H1N1 Survivor Urges College Kids To Get Vaccinated Against H1N1
Jan 28, 2010
By Amy Pisani
Speaking with reporters from college newspapers across the country, ECBT spokesperson and H1N1 survivor Luke Duvall, continued his advocacy work by spreading the word about the importance of college students attaining the H1N1 vaccine in the coming month. Luke was joined on the call by Jason Rzepka Vice President, MTV Public Affairs, HHS Secretary Kathleen Sebelius and Dr. Stephen Redd from the Centers for Disease Control and Prevention. MTV and their partner, College News Media partnered with HHS to host this important media call.
Secretary Sebelius, who met with Luke and his family during their advocacy tour in Washington, DC during National Influenza Vaccination Week reiterated the dangers and unpredictable nature of H1N1. She stated that children between the ages of 18 to 24 have been six times more likely to be hospitalized due to H1N1 compared to all other age groups. Teens and young adults are particularly vulnerable to the virus because they often live, work, and study in close proximity with other people and unlike older persons have not been exposed to influenza viruses similar to this one before. The Secretary reminded reporters that several years ago physicians became lax in recommending the vaccine following the holidays and the country was hit with a surge of hospitalizations in February and March (the typical peak period of seasonal flu activity). By vaccinating the larger population more people will be protected she stated.
Luke told reporters that he has become a spokesperson for Every Child By Two to ensure that what happened to him does not happen to any other family. At the time that Luke became ill, the vaccine was only available to people at high risk, which he wasn’t at the time. He recalls, “I almost lost my life from not getting vaccinated. The vaccine can save your life and I don’t want anyone else to go through what I went through. My whole family, my county – the entire nation was devastated thanks to 60 Minutes (who aired Luke’s story in great detail)”. “My teammates didn’t think I’d be alive for Christmas.”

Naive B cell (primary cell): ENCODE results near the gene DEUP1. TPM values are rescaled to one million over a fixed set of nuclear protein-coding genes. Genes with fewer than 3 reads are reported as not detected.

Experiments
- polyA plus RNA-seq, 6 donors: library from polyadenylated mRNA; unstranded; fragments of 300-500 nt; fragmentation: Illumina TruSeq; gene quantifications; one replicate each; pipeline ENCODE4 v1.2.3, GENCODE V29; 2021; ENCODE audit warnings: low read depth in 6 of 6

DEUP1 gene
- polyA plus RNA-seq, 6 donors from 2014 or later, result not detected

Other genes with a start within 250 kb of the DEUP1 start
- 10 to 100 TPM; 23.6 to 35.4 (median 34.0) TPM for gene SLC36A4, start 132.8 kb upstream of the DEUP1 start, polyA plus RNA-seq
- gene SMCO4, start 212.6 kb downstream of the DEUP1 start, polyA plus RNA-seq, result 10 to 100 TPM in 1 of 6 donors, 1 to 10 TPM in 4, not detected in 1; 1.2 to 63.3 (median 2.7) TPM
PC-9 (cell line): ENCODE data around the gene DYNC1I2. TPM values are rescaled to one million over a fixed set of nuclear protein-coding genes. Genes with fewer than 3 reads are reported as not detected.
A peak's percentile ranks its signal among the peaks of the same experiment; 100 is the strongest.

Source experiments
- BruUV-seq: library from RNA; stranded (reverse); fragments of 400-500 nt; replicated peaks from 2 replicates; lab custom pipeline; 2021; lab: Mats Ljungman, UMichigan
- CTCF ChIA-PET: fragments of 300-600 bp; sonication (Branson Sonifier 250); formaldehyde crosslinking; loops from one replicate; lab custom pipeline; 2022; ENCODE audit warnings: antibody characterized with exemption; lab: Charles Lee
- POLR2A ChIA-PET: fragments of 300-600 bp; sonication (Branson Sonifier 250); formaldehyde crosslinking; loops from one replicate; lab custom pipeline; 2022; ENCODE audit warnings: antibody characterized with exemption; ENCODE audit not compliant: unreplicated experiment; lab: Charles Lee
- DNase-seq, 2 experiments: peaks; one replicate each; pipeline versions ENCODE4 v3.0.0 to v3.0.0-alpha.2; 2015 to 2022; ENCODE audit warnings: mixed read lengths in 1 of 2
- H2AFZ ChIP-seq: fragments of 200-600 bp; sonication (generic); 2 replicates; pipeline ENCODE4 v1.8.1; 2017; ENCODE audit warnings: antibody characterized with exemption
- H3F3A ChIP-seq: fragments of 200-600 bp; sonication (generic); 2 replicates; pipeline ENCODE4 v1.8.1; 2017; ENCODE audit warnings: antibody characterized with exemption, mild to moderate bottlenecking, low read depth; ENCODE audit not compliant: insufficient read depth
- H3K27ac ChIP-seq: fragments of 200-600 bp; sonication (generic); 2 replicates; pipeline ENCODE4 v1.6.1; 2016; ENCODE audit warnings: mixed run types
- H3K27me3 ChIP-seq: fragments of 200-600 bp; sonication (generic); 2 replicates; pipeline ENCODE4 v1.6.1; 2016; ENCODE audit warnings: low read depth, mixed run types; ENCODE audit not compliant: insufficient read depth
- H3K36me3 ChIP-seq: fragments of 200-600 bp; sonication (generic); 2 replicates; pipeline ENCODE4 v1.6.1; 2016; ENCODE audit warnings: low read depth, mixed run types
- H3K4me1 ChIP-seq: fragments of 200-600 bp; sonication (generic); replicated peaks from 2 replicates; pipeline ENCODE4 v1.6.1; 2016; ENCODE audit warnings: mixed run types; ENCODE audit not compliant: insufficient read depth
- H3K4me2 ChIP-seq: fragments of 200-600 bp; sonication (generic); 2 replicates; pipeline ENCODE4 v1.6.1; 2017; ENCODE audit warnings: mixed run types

Next, Luke talked about the experience of waking up from his coma. “I can remember the first time I woke up and saw myself in the mirror in rehab. I was devastated. I thought something was wrong with the mirror. I lost so much weight and muscle mass that I had worked so hard to gain. I was angry because I knew there was a virus that I could have gotten vaccinated against but couldn’t get. It really made me angry. I wish I’d had the opportunity to get the vaccine.”
It is amazing to meet a young person with so much compassion for others. “My whole family is pro vaccine… it’s not just for yourself…it’s for everyone else. It’s for the people that you don’t know – it’s for the pregnant women and other children that you don’t know but you could affect their life by not getting the vaccine and not even know it.” Luke and his family suffered greatly, they witnessed the death of several children from the virus during Luke’s hospitalization and are committed to assuring that others do not suffer needlessly.
Check out this video to see Luke speak about his advocacy efforts during National Influenza Vaccination Week which took place January 10-16.
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